The production by Owen Horsley (RSC boss Gregory Doran, on compassionate leave, is “consultant director”) imposes no strenuous topicalities but is alert to the fact that a wobbling monarchy and the vulnerability of a populace to muscular false promise particularly chime with this revival. Shakespeare covers most human and political possibilities and, through Cade, skewers the year zero egotists of which Boris Johnson is the latest exemplar.

“Burn all the records of the realm. My mouth shall be the parliament of England,” declares the self-glorying rebel during a campaign based on denigrating the French and pledging unlimited state expenditure. Warned that he has said something “false”, Cade shrugs: “Ay, there’s the question; but I say ’tis true.”

Aaron Sidwell’s swaggering braggart, giddied by the possibility of tyranny as success swells him, directly references no current public mannerisms, but those who watched prime minister’s questions on their phones just before the 1pm start at the Royal Shakespeare theatre marvelled anew at Shakespeare’s historical prescience.

What academics call the H6 plays are staged rarely and, even then, in mashups of the English history cycle. Horsley and Doran create Henry VI: Rebellion from the first four acts of part two and join the remaining scenes to part three to create Wars of the Roses.

Such reshaping reflects that these are early plays, the dramatist sketching scenes of witchcraft, a deranged exiled king, women who out-power their men and the dynamics of popular power that will mature in Macbeth, King Lear and Coriolanus.

Another complication is that the bloodlines and fault lines between the founding fathers of Yorkshire and Lancashire, thickened by French intermarriage, can seem impossibly convoluted: this version helps by giving characters white or red roses on their costumes like November poppies, and using live video capture on a downstage screen to underline those being mentioned or remembered.

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THE GREATEST, MOST BEAUTIFUL PLAY EVER, WITH THE POSSIBLE EXCEPTION OF SHAKESPEARE ·

(Rebecca Mead’s article appeared in the New Yorker, 4/11; Mike Bartlett Illustration by João Fazenda.)

A few years ago, the British playwright Mike Bartlett offered an ingenious take on future events in “King Charles III,” a drama that appeared in the West End, and then on Broadway, about the Royal Family in the imagined wake of the death of Queen Elizabeth. Startlingly, but somehow entirely aptly, its characters spoke in blank verse: “My life has been a ling’ring for the throne,” Charles soliloquized in the first scene. When the curtain rose last week at London’s Old Vic on Bartlett’s new play, “The 47th,” a very different head of state was center stage, announcing himself to the audience in iambic pentameter: “I know, I know. You hate me. So much, right?”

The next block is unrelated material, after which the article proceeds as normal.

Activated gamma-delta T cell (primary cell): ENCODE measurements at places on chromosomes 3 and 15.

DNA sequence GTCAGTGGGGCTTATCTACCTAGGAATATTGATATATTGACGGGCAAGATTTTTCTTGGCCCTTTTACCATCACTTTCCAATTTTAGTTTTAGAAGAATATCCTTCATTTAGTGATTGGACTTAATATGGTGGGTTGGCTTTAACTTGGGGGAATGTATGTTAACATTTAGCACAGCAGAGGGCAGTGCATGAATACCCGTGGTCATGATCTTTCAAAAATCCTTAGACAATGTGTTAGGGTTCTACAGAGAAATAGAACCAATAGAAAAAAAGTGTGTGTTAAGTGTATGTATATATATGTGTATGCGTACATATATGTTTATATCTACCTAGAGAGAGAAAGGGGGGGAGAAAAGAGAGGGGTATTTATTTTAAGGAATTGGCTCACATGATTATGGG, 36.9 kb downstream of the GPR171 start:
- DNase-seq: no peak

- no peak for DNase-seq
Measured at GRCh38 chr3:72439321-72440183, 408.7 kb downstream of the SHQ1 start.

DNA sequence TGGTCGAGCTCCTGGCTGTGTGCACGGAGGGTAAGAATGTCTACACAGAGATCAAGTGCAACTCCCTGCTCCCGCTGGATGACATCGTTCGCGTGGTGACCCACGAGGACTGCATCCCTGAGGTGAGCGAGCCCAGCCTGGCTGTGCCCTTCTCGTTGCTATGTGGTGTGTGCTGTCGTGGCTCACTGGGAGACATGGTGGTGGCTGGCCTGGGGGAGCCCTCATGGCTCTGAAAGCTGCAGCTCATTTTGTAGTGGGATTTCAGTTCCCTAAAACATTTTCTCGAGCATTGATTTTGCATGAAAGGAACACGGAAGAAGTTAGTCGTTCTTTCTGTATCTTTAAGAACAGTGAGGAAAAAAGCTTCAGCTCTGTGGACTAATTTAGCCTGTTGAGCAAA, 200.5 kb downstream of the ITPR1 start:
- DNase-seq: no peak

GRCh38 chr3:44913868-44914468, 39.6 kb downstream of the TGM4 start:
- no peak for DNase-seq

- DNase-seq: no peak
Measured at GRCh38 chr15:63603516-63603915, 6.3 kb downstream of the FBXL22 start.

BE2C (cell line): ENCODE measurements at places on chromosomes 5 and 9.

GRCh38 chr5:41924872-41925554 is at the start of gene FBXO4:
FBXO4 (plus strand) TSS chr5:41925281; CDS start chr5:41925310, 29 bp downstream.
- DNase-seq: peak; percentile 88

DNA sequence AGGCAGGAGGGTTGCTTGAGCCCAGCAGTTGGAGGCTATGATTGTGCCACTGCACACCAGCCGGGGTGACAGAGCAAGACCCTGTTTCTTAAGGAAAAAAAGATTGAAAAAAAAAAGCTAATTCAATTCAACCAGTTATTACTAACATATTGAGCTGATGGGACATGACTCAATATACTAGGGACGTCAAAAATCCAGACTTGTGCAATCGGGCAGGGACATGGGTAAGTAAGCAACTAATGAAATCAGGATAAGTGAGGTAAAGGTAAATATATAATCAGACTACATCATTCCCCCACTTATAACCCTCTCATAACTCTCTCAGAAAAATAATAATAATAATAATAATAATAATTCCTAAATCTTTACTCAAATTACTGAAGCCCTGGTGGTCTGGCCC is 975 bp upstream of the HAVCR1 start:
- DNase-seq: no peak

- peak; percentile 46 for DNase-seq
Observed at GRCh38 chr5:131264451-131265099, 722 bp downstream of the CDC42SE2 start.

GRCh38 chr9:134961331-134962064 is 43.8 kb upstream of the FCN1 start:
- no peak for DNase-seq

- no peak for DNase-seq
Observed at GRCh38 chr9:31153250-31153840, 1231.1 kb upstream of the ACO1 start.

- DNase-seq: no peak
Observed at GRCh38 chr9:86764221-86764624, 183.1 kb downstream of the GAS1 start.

In “The 47th”—the title refers to whoever will come after Joe Biden, the forty-sixth President of the United States—Bartlett again employs Shakespeare’s idiom to fashion a contemporary succession drama. “I’ve known for a while that Trump was sort of a Shakespearean archetype, in the way that Charles was,” Bartlett explained the other day, during a break from rehearsal. “Charles is the man who waited: he waits his whole life to be king, and then he’s only got a short period, so what’s he going to do with it? And Trump, as a sort of seductive, show-biz, bitter, iconic figure, is also quite Shakespearean—quite ‘Richard III.’ ” It was only after the storming of the Capitol, in January, 2021, that Bartlett felt inspired, he said, to give the former President the stage from which he had been ushered in the election of 2020, and to set the play slightly in advance of the 2024 election. “After that happened, I realized American democracy, as a project, is in jeopardy,” Bartlett said. “So it’s not just about: how does one defeat Trump? It’s: how does one engage with that?”

The cast is a mix of British and American actors: Trump is played by Bertie Carvel, who won an Olivier Award for his performance as Miss Trunchbull in “Matilda” and a Tony for playing Rupert Murdoch in “Ink”; Kamala Harris is played by Tamara Tunie, who appeared in more than two hundred episodes of “Law & Order,” as the medical examiner Dr. Melinda Warner. To capture the forty-fifth President’s distinctive speech patterns, Bartlett watched hours of rallies and debates—just kidding! “I didn’t have to listen to any—I’ve heard enough,” Bartlett said, grimly. He salted his text with Trumpisms, especially in the early scenes. “It was so beautiful, so many jobs,” Trump says of the economy during his tenure. But, Bartlett explained, “as the narrative comes through, and the characters come through, some of that drops away.”